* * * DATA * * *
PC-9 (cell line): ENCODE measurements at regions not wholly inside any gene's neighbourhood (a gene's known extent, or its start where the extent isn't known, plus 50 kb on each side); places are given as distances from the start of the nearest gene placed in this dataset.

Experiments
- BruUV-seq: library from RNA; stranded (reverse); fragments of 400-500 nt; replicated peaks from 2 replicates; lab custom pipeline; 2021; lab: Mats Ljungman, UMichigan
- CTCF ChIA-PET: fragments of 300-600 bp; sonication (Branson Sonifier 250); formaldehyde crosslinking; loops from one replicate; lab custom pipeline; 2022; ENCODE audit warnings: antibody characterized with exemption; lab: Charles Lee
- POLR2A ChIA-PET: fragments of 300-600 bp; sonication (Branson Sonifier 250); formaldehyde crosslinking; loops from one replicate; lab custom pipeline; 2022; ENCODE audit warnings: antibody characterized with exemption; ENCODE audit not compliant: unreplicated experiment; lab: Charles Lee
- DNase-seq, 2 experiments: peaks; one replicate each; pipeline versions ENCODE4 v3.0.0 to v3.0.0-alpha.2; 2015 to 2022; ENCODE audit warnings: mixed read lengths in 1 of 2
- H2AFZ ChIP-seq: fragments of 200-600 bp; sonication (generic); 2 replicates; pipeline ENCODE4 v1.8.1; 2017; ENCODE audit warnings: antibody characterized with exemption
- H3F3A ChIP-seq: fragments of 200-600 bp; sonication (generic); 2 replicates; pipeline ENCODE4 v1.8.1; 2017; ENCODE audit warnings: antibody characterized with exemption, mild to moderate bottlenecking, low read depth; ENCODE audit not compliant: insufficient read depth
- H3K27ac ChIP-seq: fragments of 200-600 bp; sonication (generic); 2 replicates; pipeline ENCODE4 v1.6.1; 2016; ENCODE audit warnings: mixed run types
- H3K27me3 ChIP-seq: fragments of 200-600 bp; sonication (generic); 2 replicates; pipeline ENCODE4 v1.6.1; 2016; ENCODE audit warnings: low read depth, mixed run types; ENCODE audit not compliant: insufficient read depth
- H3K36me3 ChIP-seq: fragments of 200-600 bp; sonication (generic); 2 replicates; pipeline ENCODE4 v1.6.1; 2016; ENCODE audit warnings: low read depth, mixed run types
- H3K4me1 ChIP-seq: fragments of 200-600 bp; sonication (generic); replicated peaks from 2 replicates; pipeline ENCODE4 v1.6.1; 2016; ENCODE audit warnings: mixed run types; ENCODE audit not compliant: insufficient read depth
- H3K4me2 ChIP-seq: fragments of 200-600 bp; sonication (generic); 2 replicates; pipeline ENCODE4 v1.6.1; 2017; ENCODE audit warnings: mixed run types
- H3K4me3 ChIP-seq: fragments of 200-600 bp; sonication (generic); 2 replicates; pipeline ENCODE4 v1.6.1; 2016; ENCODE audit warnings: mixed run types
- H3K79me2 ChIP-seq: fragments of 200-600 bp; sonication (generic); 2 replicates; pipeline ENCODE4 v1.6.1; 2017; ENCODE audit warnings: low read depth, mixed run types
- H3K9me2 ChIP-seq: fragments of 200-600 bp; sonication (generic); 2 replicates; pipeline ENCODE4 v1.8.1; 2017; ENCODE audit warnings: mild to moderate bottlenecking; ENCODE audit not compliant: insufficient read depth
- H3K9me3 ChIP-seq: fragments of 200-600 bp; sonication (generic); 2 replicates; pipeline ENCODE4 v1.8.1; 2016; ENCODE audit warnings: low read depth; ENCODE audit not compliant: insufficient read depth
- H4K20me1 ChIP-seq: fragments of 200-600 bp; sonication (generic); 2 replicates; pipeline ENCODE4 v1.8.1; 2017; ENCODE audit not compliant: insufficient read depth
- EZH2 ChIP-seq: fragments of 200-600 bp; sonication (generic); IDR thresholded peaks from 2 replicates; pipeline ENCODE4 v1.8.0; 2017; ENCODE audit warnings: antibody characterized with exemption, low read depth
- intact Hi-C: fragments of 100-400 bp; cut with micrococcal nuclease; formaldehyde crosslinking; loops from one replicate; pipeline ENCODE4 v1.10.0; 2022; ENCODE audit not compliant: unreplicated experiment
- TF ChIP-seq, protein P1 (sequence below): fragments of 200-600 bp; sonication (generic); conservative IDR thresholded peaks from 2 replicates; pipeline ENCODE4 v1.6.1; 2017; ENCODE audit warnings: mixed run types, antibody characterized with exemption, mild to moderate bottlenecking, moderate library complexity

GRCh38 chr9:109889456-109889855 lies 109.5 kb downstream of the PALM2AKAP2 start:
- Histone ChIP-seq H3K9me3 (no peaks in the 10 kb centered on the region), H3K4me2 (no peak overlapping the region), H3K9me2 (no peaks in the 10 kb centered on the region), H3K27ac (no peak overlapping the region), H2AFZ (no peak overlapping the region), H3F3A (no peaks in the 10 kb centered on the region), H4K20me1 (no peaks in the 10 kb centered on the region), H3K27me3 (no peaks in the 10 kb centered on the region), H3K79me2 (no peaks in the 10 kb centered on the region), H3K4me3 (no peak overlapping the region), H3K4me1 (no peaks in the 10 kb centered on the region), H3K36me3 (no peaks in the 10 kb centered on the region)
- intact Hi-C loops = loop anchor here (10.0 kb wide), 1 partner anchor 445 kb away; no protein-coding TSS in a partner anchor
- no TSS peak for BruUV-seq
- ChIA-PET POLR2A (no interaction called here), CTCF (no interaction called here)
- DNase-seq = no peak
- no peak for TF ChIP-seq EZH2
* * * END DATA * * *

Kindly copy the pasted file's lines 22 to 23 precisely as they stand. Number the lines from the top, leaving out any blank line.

GRCh38 chr9:109889456-109889855 lies 109.5 kb downstream of the PALM2AKAP2 start:
- Histone ChIP-seq H3K9me3 (no peaks in the 10 kb centered on the region), H3K4me2 (no peak overlapping the region), H3K9me2 (no peaks in the 10 kb centered on the region), H3K27ac (no peak overlapping the region), H2AFZ (no peak overlapping the region), H3F3A (no peaks in the 10 kb centered on the region), H4K20me1 (no peaks in the 10 kb centered on the region), H3K27me3 (no peaks in the 10 kb centered on the region), H3K79me2 (no peaks in the 10 kb centered on the region), H3K4me3 (no peak overlapping the region), H3K4me1 (no peaks in the 10 kb centered on the region), H3K36me3 (no peaks in the 10 kb centered on the region)